Computer bots target Ticketmaster
Ticketmaster has admitted to Newsbeat that nearly a fifth of their traffic came through the use of illegal computer software in 2011.
It's after a Newsbeat investigation found thousands of gig tickets are being bought up illegally from the site and then being sold at inflated prices on secondary ticket websites.
The programmed computer software is called botnets.
The ticketing agent says it has invested millions of pounds in technology to differentiate between fans and touts.
Newsbeat has seen information that suggests 32-year-old Christopher Stewart targeted Westlife, Drake, JLS and One Direction tours with his software before selling them on secondary ticketing platforms for more than face value.
The tickets were largely front rows and floor space tickets.
Botnets are illegal, according to London's Metropolitan Police, who say they are against the 1990 Computer Misuse Act and officers say the way they are used to buy tickets is fraudulent.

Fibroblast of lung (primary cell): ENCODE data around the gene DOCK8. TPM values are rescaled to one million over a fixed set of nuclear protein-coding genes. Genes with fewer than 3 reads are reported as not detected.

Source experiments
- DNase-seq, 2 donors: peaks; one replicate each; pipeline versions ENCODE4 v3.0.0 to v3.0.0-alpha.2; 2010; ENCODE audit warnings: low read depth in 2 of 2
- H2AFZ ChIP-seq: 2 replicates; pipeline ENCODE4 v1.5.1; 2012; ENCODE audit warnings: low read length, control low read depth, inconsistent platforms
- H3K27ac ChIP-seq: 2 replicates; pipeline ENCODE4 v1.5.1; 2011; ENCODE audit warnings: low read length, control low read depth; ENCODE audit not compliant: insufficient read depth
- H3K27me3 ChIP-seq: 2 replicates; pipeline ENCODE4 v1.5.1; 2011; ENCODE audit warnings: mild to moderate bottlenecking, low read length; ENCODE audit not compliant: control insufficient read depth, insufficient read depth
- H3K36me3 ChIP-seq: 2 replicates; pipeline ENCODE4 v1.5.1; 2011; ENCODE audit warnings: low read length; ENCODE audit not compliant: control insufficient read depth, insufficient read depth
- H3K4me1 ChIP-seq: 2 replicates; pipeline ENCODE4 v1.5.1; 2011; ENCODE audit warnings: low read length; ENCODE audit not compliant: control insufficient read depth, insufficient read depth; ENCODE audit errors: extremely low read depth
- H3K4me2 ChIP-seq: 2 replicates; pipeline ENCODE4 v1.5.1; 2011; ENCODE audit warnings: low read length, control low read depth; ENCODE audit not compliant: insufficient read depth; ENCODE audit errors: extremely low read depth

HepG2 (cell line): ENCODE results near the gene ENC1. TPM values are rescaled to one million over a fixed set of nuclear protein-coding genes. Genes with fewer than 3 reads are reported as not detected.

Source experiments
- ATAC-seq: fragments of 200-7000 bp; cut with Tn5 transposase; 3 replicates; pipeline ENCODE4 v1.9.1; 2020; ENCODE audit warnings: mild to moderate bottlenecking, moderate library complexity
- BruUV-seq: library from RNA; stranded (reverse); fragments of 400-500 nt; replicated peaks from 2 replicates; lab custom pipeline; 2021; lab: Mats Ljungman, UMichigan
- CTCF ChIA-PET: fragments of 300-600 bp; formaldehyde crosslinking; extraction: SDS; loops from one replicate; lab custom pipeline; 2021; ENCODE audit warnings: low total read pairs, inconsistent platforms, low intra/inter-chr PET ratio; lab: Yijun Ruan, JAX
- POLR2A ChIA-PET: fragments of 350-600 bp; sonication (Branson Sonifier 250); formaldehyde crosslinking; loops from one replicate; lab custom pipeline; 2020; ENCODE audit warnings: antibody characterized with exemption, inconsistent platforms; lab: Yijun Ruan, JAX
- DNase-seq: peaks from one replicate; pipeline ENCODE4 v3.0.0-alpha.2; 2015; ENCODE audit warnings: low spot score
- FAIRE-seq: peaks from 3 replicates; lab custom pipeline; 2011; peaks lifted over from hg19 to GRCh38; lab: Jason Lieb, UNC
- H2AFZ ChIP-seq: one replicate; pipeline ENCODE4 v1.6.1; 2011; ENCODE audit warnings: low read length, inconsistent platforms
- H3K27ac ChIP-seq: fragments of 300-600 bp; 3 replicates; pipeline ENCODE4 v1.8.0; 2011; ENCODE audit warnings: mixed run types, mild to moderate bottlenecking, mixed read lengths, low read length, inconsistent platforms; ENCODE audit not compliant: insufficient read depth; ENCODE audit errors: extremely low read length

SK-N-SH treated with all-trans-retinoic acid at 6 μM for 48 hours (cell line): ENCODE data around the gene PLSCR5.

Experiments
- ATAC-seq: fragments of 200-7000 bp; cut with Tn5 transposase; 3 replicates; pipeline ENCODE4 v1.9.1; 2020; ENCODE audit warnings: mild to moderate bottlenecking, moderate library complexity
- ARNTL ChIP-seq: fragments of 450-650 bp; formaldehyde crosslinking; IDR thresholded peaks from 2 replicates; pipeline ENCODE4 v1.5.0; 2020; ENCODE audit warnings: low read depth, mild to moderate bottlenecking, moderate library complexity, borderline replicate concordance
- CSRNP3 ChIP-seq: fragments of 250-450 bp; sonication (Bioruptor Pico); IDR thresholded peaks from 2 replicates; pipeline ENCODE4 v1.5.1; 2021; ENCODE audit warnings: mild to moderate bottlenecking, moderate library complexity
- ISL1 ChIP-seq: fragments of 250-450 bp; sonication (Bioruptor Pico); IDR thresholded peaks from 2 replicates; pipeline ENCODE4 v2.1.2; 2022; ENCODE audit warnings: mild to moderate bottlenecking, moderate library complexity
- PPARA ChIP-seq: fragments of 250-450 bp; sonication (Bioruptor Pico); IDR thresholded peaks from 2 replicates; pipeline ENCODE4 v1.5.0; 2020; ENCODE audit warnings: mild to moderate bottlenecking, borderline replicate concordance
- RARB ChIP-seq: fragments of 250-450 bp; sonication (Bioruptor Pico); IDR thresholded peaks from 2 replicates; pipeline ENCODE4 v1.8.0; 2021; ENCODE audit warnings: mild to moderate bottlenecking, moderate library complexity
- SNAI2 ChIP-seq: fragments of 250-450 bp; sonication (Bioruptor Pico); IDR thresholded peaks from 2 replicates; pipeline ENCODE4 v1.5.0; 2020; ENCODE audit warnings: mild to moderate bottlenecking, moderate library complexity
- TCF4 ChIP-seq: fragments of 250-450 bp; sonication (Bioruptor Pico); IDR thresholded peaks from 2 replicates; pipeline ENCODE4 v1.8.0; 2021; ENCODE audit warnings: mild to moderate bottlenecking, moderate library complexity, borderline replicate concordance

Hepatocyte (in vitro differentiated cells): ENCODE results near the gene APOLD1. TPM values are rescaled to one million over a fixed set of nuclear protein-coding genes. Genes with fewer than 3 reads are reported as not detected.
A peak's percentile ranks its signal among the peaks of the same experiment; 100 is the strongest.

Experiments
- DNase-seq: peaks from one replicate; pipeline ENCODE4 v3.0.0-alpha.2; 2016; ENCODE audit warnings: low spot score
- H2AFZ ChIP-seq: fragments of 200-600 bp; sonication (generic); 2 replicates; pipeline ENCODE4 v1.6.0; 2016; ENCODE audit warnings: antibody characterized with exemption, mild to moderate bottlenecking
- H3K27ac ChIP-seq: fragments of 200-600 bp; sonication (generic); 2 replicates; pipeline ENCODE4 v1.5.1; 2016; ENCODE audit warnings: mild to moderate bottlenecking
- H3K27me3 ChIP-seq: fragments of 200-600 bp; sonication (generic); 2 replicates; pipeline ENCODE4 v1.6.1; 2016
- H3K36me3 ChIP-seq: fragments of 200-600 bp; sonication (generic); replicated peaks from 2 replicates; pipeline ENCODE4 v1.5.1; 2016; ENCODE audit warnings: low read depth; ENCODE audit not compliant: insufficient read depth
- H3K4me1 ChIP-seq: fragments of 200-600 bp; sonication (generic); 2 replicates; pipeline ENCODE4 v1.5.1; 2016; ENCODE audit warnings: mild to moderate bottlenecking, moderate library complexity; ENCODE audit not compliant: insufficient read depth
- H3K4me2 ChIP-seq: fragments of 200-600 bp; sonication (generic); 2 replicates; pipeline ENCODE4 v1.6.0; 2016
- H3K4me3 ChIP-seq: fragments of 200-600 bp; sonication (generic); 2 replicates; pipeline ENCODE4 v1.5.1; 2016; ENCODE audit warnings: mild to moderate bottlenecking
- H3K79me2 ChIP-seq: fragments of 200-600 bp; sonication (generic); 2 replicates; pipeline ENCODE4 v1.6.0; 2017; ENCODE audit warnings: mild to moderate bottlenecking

The authorities believe Christopher Stewart used a variety of names, credit cards and addresses based in the Milton Keynes area to buy the tickets.
His computer software also appears to have got around Ticketmaster's ReCaptcha, which is the device used on the site to differentiate between a computer and a human being.
He sold the tickets through his Ebay ticketing company, Ticket_Hut, Seatwave, Stubhub and Viagogo.
Trading Standards say they won't comment on ongoing investigations. The police are now investigating.
Reg Walker is a security expert at Iridium Consultants.
"I was actually present at a Westlife show where Trading Standards had asked for certain tickets to be flagged, where they suspected they had been purchased using a botnet by Christopher Stewart."
Edward Parkinson who is a Viagogo spokesperson says their site "does not break the law and has not violated the proceeds of crime act". He added: "Botnet questions are for the box office, not us".
"Our role is to guarantee that every ticket sold on our marketplace is genuine and is delivered to the buyer in time for the event.
Seatwave's boss Joe Cohen told Newsbeat that they "take a zero tolerance policy towards violations of the user agreement which can lead to suspension of a customer's account".
While ebay, who also own Stubhub said they "Don't tolerate the sale of illegal tickets on our sites. Together with the authorities and the primary ticket industry they are committed to tackling this issue."